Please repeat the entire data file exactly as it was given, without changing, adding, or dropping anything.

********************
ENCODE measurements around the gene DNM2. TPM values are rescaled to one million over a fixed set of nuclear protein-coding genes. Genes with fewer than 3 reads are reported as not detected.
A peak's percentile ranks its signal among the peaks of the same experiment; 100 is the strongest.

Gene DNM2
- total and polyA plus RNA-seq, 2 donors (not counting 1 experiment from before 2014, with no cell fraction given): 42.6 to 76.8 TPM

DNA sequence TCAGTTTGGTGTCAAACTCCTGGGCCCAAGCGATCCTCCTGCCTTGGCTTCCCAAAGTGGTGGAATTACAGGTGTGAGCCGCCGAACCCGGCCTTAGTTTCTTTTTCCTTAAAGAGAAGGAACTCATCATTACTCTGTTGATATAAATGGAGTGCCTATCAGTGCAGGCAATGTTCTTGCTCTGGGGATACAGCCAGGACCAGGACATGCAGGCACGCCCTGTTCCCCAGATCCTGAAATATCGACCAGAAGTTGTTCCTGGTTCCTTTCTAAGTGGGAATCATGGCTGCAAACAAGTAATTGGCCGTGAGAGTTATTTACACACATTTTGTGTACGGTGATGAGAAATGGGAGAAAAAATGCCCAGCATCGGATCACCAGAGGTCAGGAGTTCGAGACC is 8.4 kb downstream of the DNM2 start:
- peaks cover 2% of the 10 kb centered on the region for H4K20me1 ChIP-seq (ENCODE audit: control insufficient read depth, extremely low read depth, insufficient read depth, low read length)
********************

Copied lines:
ENCODE measurements around the gene DNM2. TPM values are rescaled to one million over a fixed set of nuclear protein-coding genes. Genes with fewer than 3 reads are reported as not detected.
A peak's percentile ranks its signal among the peaks of the same experiment; 100 is the strongest.

Gene DNM2
- total and polyA plus RNA-seq, 2 donors (not counting 1 experiment from before 2014, with no cell fraction given): 42.6 to 76.8 TPM

DNA sequence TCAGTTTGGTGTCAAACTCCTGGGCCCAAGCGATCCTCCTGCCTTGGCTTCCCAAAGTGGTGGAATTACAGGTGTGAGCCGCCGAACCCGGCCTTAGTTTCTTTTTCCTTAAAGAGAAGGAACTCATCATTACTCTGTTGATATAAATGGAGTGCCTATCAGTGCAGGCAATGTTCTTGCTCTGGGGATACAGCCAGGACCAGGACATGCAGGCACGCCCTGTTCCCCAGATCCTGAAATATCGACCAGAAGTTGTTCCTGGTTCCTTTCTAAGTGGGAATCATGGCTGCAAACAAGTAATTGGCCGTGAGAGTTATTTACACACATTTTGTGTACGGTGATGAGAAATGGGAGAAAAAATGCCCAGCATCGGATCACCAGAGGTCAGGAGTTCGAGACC is 8.4 kb downstream of the DNM2 start:
- peaks cover 2% of the 10 kb centered on the region for H4K20me1 ChIP-seq (ENCODE audit: control insufficient read depth, extremely low read depth, insufficient read depth, low read length)